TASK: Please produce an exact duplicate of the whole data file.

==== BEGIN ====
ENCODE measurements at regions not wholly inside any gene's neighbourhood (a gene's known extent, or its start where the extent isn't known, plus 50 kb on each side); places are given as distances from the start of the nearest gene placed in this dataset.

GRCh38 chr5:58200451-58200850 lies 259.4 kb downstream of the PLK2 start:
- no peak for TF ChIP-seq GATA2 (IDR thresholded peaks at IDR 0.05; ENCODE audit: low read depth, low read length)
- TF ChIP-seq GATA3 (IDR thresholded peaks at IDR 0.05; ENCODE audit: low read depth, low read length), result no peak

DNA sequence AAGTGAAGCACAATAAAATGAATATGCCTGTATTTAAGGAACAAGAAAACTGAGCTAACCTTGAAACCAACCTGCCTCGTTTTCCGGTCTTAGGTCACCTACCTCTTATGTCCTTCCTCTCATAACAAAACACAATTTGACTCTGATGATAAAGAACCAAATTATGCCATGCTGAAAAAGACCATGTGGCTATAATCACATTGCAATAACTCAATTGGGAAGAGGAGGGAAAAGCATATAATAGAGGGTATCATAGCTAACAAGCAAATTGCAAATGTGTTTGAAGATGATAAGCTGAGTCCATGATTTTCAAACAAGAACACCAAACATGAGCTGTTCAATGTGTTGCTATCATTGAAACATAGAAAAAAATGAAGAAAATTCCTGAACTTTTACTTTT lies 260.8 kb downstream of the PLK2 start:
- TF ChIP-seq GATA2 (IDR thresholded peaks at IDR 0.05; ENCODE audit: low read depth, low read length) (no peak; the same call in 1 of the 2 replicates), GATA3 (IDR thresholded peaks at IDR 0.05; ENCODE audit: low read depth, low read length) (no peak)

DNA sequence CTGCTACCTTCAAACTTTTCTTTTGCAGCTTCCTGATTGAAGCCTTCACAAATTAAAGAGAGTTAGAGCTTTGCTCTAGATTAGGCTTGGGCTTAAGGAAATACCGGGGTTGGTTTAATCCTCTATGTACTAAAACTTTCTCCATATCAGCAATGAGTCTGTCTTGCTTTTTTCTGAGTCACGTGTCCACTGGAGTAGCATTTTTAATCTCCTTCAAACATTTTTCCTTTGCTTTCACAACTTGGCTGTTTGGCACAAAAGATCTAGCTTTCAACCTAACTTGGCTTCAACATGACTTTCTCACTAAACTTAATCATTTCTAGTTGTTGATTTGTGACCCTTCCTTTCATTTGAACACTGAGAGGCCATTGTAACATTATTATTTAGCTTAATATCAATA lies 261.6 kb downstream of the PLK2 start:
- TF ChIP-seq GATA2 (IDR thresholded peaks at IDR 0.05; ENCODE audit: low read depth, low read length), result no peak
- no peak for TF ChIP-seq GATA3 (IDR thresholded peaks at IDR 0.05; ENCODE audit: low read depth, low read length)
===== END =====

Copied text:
ENCODE measurements at regions not wholly inside any gene's neighbourhood (a gene's known extent, or its start where the extent isn't known, plus 50 kb on each side); places are given as distances from the start of the nearest gene placed in this dataset.

GRCh38 chr5:58200451-58200850 lies 259.4 kb downstream of the PLK2 start:
- no peak for TF ChIP-seq GATA2 (IDR thresholded peaks at IDR 0.05; ENCODE audit: low read depth, low read length)
- TF ChIP-seq GATA3 (IDR thresholded peaks at IDR 0.05; ENCODE audit: low read depth, low read length), result no peak

DNA sequence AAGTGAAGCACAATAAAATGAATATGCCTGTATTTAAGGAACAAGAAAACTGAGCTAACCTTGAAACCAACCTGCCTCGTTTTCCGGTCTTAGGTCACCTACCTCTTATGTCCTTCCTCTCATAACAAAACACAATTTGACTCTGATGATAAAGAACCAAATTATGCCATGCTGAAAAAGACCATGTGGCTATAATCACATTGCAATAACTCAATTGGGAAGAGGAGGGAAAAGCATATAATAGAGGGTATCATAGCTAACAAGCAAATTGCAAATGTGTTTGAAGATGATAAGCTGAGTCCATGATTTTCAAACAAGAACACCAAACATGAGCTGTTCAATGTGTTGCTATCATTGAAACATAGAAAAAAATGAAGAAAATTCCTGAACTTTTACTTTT lies 260.8 kb downstream of the PLK2 start:
- TF ChIP-seq GATA2 (IDR thresholded peaks at IDR 0.05; ENCODE audit: low read depth, low read length) (no peak; the same call in 1 of the 2 replicates), GATA3 (IDR thresholded peaks at IDR 0.05; ENCODE audit: low read depth, low read length) (no peak)

DNA sequence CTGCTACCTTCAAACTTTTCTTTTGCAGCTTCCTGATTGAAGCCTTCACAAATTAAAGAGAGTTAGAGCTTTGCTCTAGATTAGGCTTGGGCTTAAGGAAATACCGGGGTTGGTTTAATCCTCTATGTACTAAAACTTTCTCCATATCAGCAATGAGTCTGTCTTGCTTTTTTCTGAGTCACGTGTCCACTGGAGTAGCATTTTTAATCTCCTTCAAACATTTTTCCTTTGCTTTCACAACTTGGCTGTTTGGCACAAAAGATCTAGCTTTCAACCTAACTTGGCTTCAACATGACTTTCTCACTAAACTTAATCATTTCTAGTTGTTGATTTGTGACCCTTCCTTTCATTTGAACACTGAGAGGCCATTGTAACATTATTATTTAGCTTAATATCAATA lies 261.6 kb downstream of the PLK2 start:
- TF ChIP-seq GATA2 (IDR thresholded peaks at IDR 0.05; ENCODE audit: low read depth, low read length), result no peak
- no peak for TF ChIP-seq GATA3 (IDR thresholded peaks at IDR 0.05; ENCODE audit: low read depth, low read length)